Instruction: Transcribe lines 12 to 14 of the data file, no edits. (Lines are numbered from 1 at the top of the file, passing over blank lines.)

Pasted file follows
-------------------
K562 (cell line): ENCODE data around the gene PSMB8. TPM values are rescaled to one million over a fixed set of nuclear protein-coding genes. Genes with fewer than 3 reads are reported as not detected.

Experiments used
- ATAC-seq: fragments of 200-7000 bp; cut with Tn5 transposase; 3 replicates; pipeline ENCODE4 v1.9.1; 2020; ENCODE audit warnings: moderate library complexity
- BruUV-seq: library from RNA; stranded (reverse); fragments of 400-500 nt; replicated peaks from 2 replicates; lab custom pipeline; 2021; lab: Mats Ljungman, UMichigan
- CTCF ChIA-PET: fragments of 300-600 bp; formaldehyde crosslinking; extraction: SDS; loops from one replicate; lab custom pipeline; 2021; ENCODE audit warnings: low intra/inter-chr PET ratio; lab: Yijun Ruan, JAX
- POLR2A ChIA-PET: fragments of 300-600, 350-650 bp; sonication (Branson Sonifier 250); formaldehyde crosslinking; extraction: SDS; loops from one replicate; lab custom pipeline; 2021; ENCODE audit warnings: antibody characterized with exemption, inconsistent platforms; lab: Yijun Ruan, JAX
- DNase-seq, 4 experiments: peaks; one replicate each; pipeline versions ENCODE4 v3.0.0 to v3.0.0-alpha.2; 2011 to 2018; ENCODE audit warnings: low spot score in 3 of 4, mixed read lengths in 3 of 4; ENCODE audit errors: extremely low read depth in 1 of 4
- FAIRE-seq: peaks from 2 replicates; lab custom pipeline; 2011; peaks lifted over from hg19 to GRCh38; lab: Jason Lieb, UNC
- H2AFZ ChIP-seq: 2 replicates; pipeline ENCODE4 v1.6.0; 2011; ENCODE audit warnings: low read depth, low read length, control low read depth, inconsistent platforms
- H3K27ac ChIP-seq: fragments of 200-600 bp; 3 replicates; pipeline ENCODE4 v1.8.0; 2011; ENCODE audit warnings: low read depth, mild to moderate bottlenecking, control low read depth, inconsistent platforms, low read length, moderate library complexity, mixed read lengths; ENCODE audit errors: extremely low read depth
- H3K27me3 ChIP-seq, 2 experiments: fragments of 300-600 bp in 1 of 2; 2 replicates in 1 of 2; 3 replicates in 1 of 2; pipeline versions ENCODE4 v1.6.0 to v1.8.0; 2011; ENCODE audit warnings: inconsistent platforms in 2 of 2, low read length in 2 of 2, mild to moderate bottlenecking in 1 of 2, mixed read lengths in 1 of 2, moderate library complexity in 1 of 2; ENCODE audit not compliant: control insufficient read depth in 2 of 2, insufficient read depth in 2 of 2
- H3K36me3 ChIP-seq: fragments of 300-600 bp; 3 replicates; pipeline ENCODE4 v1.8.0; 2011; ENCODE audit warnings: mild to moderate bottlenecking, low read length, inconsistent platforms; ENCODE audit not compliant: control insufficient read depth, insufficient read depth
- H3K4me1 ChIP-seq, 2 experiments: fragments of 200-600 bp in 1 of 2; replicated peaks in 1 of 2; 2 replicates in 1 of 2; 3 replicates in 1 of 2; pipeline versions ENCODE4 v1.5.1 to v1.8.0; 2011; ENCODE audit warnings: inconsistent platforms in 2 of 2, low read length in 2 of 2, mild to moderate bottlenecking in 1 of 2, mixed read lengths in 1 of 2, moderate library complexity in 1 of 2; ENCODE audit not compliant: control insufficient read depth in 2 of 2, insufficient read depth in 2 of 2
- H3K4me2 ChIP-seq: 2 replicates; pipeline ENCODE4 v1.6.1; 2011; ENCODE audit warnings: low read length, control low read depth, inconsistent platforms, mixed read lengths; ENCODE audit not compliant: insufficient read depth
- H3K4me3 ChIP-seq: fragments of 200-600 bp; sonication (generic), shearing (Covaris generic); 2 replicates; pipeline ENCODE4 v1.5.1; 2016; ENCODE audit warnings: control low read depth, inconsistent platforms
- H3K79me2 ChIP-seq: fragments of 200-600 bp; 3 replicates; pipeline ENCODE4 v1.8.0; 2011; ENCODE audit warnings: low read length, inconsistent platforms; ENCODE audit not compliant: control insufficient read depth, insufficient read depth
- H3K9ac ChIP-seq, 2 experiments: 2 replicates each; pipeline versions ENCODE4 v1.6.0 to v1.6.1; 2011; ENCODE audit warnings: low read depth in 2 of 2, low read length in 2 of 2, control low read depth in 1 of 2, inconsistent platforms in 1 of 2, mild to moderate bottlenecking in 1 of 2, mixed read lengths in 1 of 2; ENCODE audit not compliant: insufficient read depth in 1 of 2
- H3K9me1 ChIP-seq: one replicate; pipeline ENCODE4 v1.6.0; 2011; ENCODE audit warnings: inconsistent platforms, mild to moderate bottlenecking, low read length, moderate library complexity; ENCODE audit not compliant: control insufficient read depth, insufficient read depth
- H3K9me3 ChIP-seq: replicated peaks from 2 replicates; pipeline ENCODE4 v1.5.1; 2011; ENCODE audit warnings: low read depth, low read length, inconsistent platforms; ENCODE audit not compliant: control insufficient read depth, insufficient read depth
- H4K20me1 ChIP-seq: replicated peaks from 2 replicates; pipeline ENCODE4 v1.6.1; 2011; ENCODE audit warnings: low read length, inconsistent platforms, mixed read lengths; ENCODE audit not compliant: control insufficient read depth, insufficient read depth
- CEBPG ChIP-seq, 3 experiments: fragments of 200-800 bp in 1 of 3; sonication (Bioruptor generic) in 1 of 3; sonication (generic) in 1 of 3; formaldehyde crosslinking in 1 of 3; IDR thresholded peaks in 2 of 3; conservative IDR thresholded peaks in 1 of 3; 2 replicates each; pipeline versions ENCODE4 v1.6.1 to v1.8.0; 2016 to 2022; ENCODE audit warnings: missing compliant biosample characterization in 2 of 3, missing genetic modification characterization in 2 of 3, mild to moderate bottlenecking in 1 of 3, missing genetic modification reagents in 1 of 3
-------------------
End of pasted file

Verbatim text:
- H3K36me3 ChIP-seq: fragments of 300-600 bp; 3 replicates; pipeline ENCODE4 v1.8.0; 2011; ENCODE audit warnings: mild to moderate bottlenecking, low read length, inconsistent platforms; ENCODE audit not compliant: control insufficient read depth, insufficient read depth
- H3K4me1 ChIP-seq, 2 experiments: fragments of 200-600 bp in 1 of 2; replicated peaks in 1 of 2; 2 replicates in 1 of 2; 3 replicates in 1 of 2; pipeline versions ENCODE4 v1.5.1 to v1.8.0; 2011; ENCODE audit warnings: inconsistent platforms in 2 of 2, low read length in 2 of 2, mild to moderate bottlenecking in 1 of 2, mixed read lengths in 1 of 2, moderate library complexity in 1 of 2; ENCODE audit not compliant: control insufficient read depth in 2 of 2, insufficient read depth in 2 of 2
- H3K4me2 ChIP-seq: 2 replicates; pipeline ENCODE4 v1.6.1; 2011; ENCODE audit warnings: low read length, control low read depth, inconsistent platforms, mixed read lengths; ENCODE audit not compliant: insufficient read depth